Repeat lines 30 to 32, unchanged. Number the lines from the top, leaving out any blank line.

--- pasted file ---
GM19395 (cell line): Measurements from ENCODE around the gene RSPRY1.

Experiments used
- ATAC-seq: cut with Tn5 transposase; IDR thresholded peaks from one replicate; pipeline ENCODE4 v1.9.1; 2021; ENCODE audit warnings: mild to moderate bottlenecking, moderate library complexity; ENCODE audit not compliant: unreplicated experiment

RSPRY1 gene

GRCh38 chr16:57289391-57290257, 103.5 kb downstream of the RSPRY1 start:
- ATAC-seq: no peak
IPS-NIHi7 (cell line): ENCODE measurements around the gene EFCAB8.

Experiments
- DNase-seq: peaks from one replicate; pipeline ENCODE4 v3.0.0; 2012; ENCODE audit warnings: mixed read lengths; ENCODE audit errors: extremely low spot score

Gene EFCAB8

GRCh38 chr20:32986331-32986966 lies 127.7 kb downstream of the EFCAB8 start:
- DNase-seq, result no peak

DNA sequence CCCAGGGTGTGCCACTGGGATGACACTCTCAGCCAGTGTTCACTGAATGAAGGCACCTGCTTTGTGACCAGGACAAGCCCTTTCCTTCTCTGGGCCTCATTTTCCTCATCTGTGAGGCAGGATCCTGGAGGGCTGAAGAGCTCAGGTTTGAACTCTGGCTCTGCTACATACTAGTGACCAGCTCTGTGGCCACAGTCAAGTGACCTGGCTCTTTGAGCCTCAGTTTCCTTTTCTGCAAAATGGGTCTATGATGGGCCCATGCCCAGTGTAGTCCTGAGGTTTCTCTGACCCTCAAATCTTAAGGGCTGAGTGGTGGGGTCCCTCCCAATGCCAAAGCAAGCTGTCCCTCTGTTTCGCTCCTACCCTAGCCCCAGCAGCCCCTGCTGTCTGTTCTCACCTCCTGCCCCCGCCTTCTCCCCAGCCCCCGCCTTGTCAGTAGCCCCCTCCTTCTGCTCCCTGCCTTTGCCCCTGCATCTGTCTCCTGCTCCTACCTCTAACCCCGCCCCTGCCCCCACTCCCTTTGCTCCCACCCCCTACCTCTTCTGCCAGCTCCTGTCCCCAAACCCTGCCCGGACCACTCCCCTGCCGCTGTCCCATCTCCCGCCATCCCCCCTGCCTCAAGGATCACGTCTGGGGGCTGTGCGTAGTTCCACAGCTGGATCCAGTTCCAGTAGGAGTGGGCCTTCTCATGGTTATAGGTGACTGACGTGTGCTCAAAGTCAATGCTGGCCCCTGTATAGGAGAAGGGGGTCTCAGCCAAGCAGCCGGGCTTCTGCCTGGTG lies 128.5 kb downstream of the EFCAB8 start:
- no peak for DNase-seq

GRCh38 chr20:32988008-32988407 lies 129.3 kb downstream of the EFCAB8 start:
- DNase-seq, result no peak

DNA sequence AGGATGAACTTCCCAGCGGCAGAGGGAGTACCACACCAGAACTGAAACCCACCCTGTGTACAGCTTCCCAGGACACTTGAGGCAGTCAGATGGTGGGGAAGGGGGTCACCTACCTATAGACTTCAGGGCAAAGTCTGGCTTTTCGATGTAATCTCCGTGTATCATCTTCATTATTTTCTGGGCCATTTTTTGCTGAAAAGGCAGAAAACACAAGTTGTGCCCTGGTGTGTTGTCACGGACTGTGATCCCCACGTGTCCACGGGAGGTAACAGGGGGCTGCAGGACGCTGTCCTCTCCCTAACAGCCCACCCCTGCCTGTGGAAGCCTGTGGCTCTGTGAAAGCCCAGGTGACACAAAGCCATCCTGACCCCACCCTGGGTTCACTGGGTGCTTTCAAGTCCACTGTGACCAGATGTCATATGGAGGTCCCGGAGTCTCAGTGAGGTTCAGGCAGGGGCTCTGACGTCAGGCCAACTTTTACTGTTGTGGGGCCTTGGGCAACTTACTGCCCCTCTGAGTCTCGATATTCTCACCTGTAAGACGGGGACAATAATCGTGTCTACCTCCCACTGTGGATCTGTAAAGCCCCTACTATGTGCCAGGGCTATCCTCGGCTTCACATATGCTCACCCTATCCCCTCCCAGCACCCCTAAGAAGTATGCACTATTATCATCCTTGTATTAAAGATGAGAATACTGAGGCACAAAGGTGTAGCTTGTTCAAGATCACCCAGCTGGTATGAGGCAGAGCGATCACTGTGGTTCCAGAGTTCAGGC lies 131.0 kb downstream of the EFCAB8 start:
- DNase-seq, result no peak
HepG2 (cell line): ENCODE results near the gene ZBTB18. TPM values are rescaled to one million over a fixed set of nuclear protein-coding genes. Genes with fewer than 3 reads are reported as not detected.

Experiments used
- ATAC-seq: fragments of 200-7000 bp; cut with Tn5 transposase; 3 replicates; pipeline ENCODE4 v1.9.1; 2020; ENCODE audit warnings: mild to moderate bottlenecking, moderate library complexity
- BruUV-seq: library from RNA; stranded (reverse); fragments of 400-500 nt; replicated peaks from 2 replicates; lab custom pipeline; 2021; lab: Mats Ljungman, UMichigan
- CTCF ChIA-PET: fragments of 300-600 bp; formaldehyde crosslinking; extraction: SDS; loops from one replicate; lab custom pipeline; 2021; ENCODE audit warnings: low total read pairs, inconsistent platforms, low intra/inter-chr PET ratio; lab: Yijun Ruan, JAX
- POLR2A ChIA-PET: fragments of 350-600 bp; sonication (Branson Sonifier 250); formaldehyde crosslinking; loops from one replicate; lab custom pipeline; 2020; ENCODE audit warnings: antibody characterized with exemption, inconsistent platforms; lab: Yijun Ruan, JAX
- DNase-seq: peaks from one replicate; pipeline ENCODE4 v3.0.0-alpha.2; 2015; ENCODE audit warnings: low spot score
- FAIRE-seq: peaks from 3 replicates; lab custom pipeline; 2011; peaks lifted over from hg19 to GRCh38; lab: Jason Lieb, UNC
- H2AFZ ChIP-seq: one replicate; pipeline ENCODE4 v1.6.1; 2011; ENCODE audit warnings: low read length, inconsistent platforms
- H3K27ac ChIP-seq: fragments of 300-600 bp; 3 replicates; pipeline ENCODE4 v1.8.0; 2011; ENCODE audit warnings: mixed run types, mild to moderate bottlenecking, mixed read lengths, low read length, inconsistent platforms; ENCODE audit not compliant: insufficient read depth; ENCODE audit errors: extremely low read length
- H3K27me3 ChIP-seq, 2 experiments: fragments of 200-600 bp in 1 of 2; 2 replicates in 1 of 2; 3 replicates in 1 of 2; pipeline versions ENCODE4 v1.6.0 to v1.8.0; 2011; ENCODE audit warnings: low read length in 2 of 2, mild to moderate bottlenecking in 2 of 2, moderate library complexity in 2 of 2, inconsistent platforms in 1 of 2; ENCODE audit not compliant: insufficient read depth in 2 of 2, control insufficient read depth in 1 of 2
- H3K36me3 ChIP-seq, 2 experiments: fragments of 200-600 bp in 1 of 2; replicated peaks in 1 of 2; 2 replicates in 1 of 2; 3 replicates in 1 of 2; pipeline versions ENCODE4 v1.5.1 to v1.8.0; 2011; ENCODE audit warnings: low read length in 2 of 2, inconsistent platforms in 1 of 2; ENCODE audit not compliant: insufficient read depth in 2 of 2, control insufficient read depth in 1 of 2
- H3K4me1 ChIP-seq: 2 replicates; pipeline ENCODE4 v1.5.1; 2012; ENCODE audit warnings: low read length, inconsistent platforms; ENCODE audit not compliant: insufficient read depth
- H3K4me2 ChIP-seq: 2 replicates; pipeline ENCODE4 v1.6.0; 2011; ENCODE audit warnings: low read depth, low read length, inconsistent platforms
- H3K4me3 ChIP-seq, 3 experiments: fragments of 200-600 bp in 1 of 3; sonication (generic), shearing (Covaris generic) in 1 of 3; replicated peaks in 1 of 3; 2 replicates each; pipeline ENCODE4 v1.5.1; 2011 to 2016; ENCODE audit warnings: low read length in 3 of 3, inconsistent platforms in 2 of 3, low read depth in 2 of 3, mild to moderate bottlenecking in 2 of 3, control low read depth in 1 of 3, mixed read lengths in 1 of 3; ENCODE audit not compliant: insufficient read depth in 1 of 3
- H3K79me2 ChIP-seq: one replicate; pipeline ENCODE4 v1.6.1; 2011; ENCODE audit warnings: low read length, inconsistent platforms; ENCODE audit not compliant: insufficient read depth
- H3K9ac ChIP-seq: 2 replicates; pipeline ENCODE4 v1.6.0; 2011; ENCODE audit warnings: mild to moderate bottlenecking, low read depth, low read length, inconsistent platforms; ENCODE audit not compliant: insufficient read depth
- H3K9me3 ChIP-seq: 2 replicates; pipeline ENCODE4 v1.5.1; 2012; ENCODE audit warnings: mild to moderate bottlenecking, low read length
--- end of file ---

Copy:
- H3K36me3 ChIP-seq, 2 experiments: fragments of 200-600 bp in 1 of 2; replicated peaks in 1 of 2; 2 replicates in 1 of 2; 3 replicates in 1 of 2; pipeline versions ENCODE4 v1.5.1 to v1.8.0; 2011; ENCODE audit warnings: low read length in 2 of 2, inconsistent platforms in 1 of 2; ENCODE audit not compliant: insufficient read depth in 2 of 2, control insufficient read depth in 1 of 2
- H3K4me1 ChIP-seq: 2 replicates; pipeline ENCODE4 v1.5.1; 2012; ENCODE audit warnings: low read length, inconsistent platforms; ENCODE audit not compliant: insufficient read depth
- H3K4me2 ChIP-seq: 2 replicates; pipeline ENCODE4 v1.6.0; 2011; ENCODE audit warnings: low read depth, low read length, inconsistent platforms